Angry at the sexual harassment women experience, Molly Williams began to paint something disturbing but powerful. The resulting painting, Bloody Barbarella, was her way of speaking back and subverting the violence of misogyny.
This is a 40×30 piece I finished in November 2020. With all the misogyny women had dealt with over the years, with the #metoo movement, Trump, and just the shit year that was 2020 (as well as a bad break-up, LOL), I felt angry. I wanted to rebel. I had felt this way for years. Here I was creating portraits of women I admired for their beliefs and courage, yet we still felt “hushed”. The sexual harassment we experienced by men & the burden of shame we carried because women, they say, can’t be sexual. I wanted to paint something gross, disturbing, but powerful. I wanted people to question what the hell is wrong with her? And I did. “Are you ok?” I was asked. “I’m fine,” I replied.
Bloody Barbarella is also a tribute to someone who many consider an icon, a feminist, a legend. Jane Fonda. Those who are aware of her know that the movie Barbarella was, in a way, her breakout role. It’s a cult classic. In the 60’s, this movie (along with similar films like Valley of the Dolls) was a catalyst for sexual freedom of expression for women. Still in a man’s world, of course. I love the movie, the character, and Jane Fonda. She has always stood up for what she believed was right, even if she wasn’t. So, my first idea was just a portrait of her Barbarella character as she is, but the anger set in. I was so upset after feeling used by someone, and years of my resentment towards men just exploded. I reflected on what I could do to express myself with such a sexual icon, but allow her to be disturbing in the same way. So I made her a man-eater with a cock-gun.
As I painted (I was inspired by a promo picture for the film featured above), I started to add drops of blood on her chin. It wasn’t enough. By the end, I covered most of her face and hands to convey that she had just ripped into someone. Like a savage wolf had ripped and ate apart the pain. The bewildered look on her face captured how I felt. I finished it in 5 days. I was obsessive. Then, after I posted it on social media, I was asked again about my mental state. Again, I said I was fine. I love this piece. It doesn’t hurt anymore to think of what I was going through, but I can observe the heartache I felt at the time. It’s a tribute to women who feel anger, betrayal, and empowerment. Art is such a broad, subjective form of expression. I love that we have the opportunity to find a way to say how we feel without words, yet still get our point across. I’d also like to thank my grandmother, Cecelia, for passing down her gift.
About Molly Williams
Molly Williams (she/her) has been a self-taught artist for about 2 years (though she did attend high school for drawing). She lives in Atlanta, GA. Art runs in her family as her grandmother was an artist. She fell into painting when asked to do a commission for a dear friend & it sparked her passion! She loves interpreting beautiful women and showcasing them in a fun, sometimes campy, way. She’s broadening her palette by playing with texture and abstraction, and loves to add gold in most of her pieces. Art is such an escape for her when she feels the need to express herself & get lost in her mind. The world disappears & she feels at peace with just a brush and canvas.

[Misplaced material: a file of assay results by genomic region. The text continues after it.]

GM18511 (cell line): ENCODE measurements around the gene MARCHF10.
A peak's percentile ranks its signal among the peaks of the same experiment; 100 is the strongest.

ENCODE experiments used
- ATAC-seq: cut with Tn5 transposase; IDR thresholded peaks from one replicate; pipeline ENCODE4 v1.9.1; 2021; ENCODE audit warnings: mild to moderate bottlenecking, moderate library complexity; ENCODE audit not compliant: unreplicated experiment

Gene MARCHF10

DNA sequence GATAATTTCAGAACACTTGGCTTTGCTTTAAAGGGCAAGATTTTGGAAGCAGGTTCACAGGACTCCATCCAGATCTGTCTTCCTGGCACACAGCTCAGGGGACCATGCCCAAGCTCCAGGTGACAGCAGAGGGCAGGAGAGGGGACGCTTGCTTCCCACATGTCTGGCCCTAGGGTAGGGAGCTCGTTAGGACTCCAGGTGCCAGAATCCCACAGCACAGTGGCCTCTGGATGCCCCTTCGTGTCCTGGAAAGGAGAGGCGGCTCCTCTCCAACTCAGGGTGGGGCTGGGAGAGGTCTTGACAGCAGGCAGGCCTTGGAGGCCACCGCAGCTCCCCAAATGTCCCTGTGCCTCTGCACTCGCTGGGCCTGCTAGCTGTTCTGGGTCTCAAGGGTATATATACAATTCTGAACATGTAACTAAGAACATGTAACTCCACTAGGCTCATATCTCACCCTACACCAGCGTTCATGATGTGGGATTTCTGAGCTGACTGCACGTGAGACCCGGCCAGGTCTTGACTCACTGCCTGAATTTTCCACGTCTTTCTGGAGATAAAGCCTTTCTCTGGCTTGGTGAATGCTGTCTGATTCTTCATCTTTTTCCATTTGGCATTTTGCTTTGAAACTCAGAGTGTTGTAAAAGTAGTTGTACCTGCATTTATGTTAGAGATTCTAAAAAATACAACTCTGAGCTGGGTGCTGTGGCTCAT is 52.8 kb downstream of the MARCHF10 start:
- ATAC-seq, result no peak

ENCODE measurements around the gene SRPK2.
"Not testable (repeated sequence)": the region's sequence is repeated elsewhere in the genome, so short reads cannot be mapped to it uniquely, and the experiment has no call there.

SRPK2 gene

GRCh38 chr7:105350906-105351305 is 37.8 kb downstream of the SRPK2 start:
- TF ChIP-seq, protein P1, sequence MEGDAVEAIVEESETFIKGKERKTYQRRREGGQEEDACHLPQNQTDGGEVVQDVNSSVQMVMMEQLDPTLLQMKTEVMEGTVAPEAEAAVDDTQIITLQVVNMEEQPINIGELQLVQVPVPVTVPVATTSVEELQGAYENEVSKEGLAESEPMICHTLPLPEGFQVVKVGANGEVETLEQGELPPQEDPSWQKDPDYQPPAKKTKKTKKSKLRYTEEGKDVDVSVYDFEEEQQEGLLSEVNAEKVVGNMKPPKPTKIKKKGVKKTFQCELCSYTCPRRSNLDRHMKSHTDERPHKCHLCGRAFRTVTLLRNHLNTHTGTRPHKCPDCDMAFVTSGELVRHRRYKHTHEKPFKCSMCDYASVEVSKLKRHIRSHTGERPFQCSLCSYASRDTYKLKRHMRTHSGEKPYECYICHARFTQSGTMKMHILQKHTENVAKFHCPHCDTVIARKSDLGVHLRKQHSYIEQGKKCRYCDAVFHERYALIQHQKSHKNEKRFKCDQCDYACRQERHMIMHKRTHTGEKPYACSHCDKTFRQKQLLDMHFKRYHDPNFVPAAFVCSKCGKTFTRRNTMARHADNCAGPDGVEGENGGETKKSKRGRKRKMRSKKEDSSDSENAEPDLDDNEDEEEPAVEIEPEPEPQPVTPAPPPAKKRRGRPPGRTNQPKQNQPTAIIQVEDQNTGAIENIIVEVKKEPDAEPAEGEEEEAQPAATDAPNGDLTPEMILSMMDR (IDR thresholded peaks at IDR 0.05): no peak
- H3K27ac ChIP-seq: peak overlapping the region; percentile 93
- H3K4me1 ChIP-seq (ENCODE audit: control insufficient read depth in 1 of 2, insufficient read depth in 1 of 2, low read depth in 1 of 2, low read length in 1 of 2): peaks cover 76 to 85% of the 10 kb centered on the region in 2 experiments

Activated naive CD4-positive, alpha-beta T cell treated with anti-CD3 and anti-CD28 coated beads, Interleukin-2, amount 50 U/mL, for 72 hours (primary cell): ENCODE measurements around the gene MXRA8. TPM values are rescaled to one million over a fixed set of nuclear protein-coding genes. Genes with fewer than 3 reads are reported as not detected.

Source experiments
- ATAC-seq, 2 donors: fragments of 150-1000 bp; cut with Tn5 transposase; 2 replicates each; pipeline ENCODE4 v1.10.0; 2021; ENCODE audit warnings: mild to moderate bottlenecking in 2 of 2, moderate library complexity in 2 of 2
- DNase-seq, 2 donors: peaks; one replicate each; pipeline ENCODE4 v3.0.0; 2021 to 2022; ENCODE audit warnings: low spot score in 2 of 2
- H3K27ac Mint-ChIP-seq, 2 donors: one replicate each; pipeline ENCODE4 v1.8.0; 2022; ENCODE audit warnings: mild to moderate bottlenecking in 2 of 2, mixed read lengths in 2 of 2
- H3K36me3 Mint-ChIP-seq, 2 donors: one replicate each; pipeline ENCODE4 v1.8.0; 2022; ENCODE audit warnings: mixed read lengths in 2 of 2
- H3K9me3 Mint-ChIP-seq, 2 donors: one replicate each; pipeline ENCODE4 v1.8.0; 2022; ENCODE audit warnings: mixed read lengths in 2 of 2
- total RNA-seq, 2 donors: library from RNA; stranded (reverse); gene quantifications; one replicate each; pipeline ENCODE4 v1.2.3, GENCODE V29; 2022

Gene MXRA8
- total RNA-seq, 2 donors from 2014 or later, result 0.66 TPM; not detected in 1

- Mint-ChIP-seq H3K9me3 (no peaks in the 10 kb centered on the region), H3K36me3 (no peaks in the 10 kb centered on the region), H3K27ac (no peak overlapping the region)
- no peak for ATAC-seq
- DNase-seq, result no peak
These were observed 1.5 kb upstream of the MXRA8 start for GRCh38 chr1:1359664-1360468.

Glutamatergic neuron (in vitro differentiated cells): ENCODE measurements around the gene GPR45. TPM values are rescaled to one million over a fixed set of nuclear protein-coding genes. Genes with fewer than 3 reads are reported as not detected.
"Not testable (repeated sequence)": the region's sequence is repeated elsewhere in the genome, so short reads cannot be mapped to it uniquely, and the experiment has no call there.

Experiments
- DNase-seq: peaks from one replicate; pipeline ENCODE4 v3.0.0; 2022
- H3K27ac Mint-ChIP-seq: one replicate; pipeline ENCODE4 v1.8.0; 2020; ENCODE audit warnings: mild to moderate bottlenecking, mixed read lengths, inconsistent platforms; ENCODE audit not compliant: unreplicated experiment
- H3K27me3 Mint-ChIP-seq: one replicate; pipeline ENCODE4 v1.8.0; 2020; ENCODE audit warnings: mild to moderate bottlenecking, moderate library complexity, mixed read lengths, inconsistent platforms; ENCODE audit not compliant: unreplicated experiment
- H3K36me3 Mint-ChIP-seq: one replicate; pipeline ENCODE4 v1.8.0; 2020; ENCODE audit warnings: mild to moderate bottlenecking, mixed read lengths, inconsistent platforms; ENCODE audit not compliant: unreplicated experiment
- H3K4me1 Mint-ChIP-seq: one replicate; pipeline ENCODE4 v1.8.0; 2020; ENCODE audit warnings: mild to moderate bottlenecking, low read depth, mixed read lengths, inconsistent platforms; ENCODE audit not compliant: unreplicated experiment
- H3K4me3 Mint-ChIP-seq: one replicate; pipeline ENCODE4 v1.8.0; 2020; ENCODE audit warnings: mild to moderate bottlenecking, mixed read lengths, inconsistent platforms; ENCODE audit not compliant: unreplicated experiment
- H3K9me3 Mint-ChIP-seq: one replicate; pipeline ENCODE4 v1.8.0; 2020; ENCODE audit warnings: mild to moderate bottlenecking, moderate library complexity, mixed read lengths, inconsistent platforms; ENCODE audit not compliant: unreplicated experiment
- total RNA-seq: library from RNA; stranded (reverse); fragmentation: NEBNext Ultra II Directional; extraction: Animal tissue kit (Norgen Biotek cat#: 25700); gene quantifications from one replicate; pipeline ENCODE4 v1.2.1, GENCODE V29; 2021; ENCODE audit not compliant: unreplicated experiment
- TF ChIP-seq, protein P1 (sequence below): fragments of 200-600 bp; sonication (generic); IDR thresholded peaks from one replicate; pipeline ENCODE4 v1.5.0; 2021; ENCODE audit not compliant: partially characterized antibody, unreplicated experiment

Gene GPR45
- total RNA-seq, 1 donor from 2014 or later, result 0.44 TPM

This piece was commissioned as part of Frankie Dytor’s series, BAROQUE
The ‘baroque’ is an intemperate aesthetic. Once a period term to describe the visual arts produced in the seventeenth century, its use and significance has exploded over the last fifty years. No longer restricted to the fine arts, the baroque has fallen into pop culture and become an icon.
Inspired by the work of Shola von Reinhold, this series takes ephemera and excess as its starting point for a new exploration of the b a r o q u e. It wants to look back at the past and queerly experiment with it, to rip it up and reclaim a new space for the future – or, in von Reinhold’s words, ‘to crave a paradise knit out of visions of the past’. The b a r o q u e is present in moments of sheer maximalism, in ornament, frill and artifice. It celebrates the seemingly bizarre and the unintelligible, the redundant and fantastical. Disorienting and overwhelming, it offers a decadent way of experiencing present and past worlds.
In von Reinhold’s debut novel, the forgotten black modernist poet Hermia Druitt is rediscovered one day in the archives. As Mathilda goes on a hunt to find out more about this elusive figure, a kaleidoscope of aesthetic joy ensues. Mathilda, we are told, is one of the Arcadian types: those with an “inclination towards historicised fragments”, but not one infected with the more insidious forms of history-worship. Instead, as she explains, “I would not get thrown off track: I could rove over the past and seek out that lost detail to contribute to the great constitution: exhume a dead beautiful feeling, discover a wisp of radical attitude pickled since antiquity, revive revolutionary but lustrous sensibilities long perished”. This series likewise wants to use the past in new and unexpected ways, that trans the archive and queer the record.
Join us to celebrate the dazzle of the b a r o q u e!
Submissions for this editorial are now closed. Read the series so far here.